A Professional’s Tutorial to Python Try + Except
Try + except, even more Python control flow + error checking
Welcome to eighth, in a series of tutorials that teach beginner Python specifically for aspiring data scientists. For an overview of these tutorials, click here.
Building upon the foundation established in our previous tutorial on crafting a Python guessing game, we are now poised to explore a crucial aspect of Python programming: exception handling using
If you have yet to familiarize yourself with the foundational constructs presented in the earlier tutorials, it's advisable to reference the overview to all tutorials in this series.
Exception handling, while perhaps a divergence from the playful context of a guessing game, is an indispensable tool for aspiring data scientists who plan to use Python in their work. Whether it’s in the context of data science, software development, or scripting, the robust management of potential errors can make the difference between a seamless user experience and a program that crashes unexpectedly.
In simplest terms, an exception is an event that disrupts the normal flow of a program’s execution. Exceptions are often thought of as errors. Because usually an exception is the result of an error. They’re ugly. They look like this.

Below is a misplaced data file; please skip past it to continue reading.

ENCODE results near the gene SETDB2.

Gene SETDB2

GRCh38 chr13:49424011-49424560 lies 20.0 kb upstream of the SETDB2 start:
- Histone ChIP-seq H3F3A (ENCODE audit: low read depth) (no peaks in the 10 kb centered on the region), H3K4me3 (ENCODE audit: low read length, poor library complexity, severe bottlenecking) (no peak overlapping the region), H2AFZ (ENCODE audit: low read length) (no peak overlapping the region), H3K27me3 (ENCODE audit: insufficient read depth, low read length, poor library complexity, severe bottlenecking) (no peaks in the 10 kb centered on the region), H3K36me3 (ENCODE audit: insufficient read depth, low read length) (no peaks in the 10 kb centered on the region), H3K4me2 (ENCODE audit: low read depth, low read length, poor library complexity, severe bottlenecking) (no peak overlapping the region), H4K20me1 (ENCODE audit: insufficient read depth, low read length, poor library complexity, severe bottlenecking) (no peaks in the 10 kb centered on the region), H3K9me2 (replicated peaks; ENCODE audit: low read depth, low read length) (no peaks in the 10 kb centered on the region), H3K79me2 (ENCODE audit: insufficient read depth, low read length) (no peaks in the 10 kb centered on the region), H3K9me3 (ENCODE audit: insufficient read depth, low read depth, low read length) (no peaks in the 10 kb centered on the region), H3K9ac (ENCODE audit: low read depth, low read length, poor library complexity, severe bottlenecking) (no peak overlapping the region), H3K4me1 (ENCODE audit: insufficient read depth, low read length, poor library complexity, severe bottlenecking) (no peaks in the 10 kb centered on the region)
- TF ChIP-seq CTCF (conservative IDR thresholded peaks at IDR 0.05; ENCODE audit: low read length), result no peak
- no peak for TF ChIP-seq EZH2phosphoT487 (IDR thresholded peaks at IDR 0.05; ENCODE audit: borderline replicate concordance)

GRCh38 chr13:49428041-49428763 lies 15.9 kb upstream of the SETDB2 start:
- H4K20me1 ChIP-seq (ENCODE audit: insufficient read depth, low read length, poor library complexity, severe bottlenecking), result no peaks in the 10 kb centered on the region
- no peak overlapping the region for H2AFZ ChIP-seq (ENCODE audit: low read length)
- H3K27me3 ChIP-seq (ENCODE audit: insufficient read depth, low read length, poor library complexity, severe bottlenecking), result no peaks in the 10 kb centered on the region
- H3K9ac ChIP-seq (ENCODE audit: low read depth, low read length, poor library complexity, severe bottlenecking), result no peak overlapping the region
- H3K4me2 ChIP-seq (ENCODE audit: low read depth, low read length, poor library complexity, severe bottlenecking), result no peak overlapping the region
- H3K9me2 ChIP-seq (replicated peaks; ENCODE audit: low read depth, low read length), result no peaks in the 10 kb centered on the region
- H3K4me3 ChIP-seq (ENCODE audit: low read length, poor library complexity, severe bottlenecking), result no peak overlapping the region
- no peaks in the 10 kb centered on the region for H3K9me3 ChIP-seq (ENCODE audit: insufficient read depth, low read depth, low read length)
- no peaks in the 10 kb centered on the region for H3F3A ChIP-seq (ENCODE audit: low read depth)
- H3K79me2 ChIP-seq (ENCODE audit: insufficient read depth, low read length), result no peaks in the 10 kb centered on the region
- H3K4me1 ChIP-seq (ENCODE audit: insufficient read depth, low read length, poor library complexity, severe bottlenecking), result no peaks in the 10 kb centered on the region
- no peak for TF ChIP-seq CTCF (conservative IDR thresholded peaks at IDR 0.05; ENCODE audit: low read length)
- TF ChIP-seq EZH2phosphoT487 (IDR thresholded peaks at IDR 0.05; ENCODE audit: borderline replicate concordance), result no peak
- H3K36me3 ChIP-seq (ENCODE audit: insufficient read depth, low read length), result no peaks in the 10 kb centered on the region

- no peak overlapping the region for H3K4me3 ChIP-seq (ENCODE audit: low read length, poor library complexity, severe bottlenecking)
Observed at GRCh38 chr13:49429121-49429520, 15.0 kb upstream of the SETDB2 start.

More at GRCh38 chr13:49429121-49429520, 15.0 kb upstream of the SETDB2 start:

print(100 / 0)
Traceback (most recent call last):
File "<stdin>", line 1, in <module>
ZeroDivisionError: division by zero
Common scenarios that give rise to exceptions include:
- Reading a file that doesn’t exist.
- Dividing a number by zero.
- Accessing a non-existent dictionary key.
- Casting an incompatible data type, like converting a string with alphabetic characters to an integer.
Python, in its wisdom (infinite wisdom-I kid), raises an exception when it encounters such situations, offering programmers an…